It is widely believed that transforming the energy industry into a clean, low-carbon business implies significant cost and risk to security of supply – not so
For policymakers, the primary goal of electricity supply is to create a system capable of delivering clean, secure and affordable energy to consumers. Known as the “energy trilemma”, at face value these cornerstones of energy strategy appear to be at odds with each other.
Decarbonisation is a key driver and under the auspices of European Union climate change initiatives, the UK has made a commitment to secure 15 per cent of all its energy supplies from renewable sources by 2020. Clearly this represents a significant step towards a clean, low-carbon energy system and delivery of its associated environmental benefits, particularly as this plan will see something above 30 per cent of all electricity coming from renewable sources.
According to recent figures from the Department of Energy and Climate Change, renewable electricity generation was 64.4 terawatt-hours (TWh) in 2014, an increase of 20 per cent on the 53.7TWh seen in 2013. Furthermore, renewables’ share of electricity generation was a record 19.2 per cent in 2014, more than 4 per cent up on the 14.9 per cent of 2013. Meanwhile, the installed capacity of renewables was 24.2 gigawatts (GW) at the end of 2014, a 23 per cent increase on a year earlier.
Total renewables, as measured by the 2009 EU Renewables Directive, accounted for 5.2 per cent of energy consumption in 2013, up from 4.2 per cent in 2012. But, as impressive as this growth is, it suggests the UK will have to roughly triple its clean energy capability by the end of the decade and, within that, just about double the electricity contribution from renewables.
UK renewables investment in the five years since 2010 will have topped £50 billion by the end of 2015, according to a new report from PwC and the UK’s Renewable Energy Association. Investment in 2014 was at a record £10.7 billion, with offshore wind and solar attracting the largest share. Since 2010, an average of £7 billion has been invested annually, but as Ronan O’Regan, director of renewables and cleantech at PwC, notes: “Reaching the 2020 targets is estimated to require a further £50 billion of investment.”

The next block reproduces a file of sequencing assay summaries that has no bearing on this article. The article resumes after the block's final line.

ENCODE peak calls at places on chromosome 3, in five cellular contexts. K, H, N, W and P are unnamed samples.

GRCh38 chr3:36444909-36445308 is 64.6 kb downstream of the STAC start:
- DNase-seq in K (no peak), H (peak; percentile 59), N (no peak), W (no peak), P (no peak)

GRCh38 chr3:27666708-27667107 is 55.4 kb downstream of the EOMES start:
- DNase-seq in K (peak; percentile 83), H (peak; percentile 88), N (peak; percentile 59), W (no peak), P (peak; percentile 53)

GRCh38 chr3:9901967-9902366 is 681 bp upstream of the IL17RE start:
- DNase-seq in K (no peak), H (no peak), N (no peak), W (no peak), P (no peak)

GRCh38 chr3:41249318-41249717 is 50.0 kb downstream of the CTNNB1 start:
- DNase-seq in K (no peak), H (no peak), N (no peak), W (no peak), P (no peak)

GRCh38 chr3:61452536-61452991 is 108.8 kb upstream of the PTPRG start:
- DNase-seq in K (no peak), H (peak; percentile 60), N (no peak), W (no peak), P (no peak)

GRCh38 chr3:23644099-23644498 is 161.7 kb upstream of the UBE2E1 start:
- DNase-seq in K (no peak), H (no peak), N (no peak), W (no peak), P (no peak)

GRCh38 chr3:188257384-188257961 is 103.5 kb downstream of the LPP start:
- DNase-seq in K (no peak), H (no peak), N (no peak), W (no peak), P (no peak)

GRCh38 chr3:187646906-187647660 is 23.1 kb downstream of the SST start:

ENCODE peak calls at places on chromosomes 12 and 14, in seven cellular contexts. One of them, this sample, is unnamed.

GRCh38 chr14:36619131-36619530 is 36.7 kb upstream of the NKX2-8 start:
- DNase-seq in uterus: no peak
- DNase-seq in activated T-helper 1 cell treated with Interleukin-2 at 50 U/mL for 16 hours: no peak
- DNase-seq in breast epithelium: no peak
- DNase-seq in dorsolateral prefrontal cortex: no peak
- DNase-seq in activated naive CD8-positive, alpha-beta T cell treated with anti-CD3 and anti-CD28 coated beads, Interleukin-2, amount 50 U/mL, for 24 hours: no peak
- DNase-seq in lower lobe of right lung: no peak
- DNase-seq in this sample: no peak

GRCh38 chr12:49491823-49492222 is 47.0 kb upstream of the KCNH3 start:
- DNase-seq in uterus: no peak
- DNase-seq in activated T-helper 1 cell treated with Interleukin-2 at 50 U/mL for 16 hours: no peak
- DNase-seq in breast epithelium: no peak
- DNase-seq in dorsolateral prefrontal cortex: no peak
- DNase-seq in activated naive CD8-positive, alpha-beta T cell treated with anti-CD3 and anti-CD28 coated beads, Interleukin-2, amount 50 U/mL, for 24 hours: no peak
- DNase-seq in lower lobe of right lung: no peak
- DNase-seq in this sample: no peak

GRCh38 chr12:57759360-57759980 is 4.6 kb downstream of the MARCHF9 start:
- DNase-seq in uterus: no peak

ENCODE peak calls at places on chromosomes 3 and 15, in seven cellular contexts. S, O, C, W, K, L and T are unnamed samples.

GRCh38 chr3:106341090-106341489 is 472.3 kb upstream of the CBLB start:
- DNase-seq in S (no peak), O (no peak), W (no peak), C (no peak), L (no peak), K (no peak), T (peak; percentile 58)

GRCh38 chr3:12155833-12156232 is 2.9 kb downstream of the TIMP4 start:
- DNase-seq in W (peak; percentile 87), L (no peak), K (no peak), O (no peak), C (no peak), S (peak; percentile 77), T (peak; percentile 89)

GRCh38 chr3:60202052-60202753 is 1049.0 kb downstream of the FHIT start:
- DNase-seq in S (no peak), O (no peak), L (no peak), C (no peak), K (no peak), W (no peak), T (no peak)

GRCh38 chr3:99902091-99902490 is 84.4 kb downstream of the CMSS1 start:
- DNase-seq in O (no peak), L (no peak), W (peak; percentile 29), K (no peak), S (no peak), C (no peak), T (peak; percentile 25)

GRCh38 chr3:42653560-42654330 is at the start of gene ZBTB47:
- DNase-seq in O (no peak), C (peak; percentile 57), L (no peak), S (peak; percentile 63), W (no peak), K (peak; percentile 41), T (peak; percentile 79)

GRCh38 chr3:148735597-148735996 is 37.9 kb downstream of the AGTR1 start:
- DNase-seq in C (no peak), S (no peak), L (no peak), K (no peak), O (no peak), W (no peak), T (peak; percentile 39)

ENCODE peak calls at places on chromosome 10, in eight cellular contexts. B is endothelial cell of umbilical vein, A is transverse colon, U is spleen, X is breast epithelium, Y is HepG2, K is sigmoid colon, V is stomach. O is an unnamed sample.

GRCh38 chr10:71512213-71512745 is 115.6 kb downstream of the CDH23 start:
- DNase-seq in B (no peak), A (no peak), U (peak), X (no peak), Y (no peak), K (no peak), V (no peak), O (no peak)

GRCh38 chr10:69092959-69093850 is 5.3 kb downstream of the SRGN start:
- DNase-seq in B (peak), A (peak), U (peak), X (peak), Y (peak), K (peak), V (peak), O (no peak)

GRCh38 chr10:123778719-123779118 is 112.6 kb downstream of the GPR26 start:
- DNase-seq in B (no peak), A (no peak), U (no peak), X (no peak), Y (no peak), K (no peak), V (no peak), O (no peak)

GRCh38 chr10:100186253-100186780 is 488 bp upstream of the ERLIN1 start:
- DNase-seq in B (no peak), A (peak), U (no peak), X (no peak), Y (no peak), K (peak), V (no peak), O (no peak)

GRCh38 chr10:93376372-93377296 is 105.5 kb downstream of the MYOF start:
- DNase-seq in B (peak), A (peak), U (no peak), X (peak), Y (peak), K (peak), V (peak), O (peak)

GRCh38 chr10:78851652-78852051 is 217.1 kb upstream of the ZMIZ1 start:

The UK’s 2014 National Infrastructure Plan puts the pipeline of investment in the energy sector as a whole at up to £100 billion in the electricity system alone by 2020. These additional costs are ultimately borne by the consumer.
While the success of policies supporting renewable energy is clear, the growth of renewables is also having other, perhaps unforeseen, impacts. On the right day and in the right location, wind and sun come at zero cost, whereas gas does not. As a consequence of renewable energy support mechanisms and the absence of operational costs, renewable energy generation can price out other forms of capacity in competitive electricity markets.
To ensure the lights don’t go out, additional measures have been required to secure sufficient generating capacity
Indeed, where renewable energy penetration is high, this effect can be so extreme that negative prices can result, as in Germany, with generators effectively paying to export power.
The paradox of the low-carbon energy policy and renewable energy growth is the potential threat to energy security. Coupled with EU Directives, such as the Large Combustion Plant Directive, conventional power plant closures are a continuing trend. Most of the UK’s existing nuclear stations are also due to close before 2023 with some 20 per cent of the country’s existing generating capacity set to shut down by the end of the decade.